The below anecdote comes from the Nevada Historical Society Quarterly. Bob Kirwin lived there with his father, Will Kirwin, from 1908-1915. In this anecdote, a young Bob who read too many western pulp novels, come across a two-pistol toting miner with a sense of humor. This is a rare instance of open carry being mentioned in memoirs of a Nevadan.
“Bob’s dad had told him a few men in Searchlight still wore guns. In fact he had seen one the day before. Of course he had read many stories of gun toters and gunslingers. He believed that he was capable of coping with any of them. He knew how to recognize the dangerous ones, the real killers. They always advertised their reputation by the manner of dress. It was a warning not to trifle with them or anger them. The killers dressed in black—black hat, shirt, gloves, pants and shoes. He’d know one the very instant he saw one. All he had to do was mind his own business and they would attend to theirs. Simple!
“Bob and his family were staying at the Wheatley House, directly across the street from the Brown-Gosney mercantile Store. While he was waiting out front, his wandering eyes fell upon a gunman coming out of the store across the street. He was dressed in black!
“Bob was electrified! The gunman paused for a moment while he quickly scanned Main Street. When his faze fell upon Bob, he half crouched as he peered from under the brim of his hat pulled low over his eyes. Bob was frozen solid in his tracks, and gaped with his mouth partly open.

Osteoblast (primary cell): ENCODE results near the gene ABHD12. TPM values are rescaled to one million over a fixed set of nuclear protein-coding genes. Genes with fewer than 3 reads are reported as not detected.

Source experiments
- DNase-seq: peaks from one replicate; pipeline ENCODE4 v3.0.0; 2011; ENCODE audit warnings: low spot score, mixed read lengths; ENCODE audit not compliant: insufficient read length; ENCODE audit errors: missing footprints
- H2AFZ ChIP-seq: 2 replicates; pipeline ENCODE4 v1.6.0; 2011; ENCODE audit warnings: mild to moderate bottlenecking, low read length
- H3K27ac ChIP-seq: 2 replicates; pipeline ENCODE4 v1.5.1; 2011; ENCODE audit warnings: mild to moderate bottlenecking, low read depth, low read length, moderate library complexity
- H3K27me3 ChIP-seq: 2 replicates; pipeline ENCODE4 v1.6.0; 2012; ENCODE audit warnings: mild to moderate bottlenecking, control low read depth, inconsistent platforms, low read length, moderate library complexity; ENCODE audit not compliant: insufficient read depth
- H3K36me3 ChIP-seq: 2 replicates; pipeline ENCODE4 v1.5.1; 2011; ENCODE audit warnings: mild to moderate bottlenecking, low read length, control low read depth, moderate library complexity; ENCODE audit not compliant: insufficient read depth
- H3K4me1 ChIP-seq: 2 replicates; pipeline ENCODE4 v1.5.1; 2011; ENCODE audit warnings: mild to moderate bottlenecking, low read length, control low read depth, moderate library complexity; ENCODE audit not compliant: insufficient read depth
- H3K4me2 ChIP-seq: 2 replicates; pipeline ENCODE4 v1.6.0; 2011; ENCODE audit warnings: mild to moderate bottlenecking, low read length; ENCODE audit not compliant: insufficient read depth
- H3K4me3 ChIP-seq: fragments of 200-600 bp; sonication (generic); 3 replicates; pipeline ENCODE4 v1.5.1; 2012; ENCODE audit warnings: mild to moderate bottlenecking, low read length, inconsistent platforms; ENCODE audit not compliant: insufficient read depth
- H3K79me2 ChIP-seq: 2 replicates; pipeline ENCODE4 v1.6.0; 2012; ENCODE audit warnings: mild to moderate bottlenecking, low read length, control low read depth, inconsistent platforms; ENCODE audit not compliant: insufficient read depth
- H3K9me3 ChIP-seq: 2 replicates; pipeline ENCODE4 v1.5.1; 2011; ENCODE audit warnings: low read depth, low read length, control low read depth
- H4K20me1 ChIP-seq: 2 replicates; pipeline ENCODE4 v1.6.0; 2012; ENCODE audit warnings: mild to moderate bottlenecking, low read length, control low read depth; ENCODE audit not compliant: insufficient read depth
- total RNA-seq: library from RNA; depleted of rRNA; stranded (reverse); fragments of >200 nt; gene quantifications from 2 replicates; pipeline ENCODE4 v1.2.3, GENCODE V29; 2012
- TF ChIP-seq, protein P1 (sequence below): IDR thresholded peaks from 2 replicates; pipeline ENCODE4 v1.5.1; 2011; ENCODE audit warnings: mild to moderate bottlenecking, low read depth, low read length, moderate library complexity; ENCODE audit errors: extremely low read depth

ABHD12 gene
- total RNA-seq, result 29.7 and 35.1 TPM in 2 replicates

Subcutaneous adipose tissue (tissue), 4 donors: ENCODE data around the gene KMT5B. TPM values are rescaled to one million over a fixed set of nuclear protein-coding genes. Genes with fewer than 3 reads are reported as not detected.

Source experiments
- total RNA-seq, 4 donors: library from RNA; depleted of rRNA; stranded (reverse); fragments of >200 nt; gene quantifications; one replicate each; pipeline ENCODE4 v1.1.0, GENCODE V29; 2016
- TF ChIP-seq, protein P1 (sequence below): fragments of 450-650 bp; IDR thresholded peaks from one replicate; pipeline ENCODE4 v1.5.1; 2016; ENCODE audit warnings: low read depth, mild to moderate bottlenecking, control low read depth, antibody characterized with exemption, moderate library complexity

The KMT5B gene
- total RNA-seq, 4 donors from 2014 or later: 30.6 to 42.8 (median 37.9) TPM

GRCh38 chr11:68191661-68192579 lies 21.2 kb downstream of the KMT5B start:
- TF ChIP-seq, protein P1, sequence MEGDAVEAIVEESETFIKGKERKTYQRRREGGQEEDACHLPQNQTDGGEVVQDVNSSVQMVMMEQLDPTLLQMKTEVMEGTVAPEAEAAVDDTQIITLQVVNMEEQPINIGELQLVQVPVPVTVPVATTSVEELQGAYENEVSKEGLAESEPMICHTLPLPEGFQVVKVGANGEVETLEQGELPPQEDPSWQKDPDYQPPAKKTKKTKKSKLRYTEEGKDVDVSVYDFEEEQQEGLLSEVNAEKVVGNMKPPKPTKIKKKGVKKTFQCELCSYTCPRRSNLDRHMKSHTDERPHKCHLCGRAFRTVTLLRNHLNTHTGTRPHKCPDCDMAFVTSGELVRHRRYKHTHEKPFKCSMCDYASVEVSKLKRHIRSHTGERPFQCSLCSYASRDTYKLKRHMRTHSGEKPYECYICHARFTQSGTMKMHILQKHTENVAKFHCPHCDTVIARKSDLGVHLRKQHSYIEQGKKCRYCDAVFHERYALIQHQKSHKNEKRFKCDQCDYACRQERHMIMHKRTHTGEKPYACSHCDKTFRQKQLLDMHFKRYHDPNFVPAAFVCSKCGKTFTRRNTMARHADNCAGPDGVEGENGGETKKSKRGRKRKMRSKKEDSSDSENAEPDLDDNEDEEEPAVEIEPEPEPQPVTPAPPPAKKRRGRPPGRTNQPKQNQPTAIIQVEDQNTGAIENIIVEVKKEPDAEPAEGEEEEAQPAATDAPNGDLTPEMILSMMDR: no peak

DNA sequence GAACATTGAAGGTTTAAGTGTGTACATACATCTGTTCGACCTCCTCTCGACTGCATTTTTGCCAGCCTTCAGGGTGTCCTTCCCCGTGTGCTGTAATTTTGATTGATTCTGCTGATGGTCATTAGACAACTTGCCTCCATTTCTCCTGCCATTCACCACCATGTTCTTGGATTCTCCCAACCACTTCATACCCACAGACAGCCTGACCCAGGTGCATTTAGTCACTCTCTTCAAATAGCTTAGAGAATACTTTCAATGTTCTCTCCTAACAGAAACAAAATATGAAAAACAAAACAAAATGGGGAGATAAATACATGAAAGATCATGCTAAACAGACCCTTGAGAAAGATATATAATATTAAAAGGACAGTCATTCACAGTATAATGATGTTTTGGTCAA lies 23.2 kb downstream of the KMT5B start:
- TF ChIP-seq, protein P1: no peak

“With measured, determined steps, his hand but inches above the butts of two guns tied down to his legs, Texas style, he approached Bob, who didn’t move because he couldn’t.
“At less than ten paces, instinct for survival loosened Bob’s muscles. He started to turn to seek protective cover—any kind of cover! The gun man yanked out both guns, and in a voice cold as ice water, snapped ‘Hold it, stranger. I want to talk to you!’
“With a desperate effort, Bob spun around to flee, and ran head-on into his dad who, unobserved by Bob, had walked up behind him. The gunman’s voice rang out once more, but without the ice water, ‘Hello Will, good to see you again. Who is the tenderfoot you are protecting, your boy?’
“The gunman offered his hand to Bob, and said, ‘I’m Roy Conners, glad to meet you, and welcome to Searchlight. Me and your dad are good friends. How about that, Will?’
“For the next seven years that Bob lived in Searchlight, Roy never permitted him to forget their first meeting.”
 Kirwin, Bob. “Reminiscences of Searchlight. 1908-1915.” Nevada Historical Society Quarterly. Spring 1976. pp. 43-44
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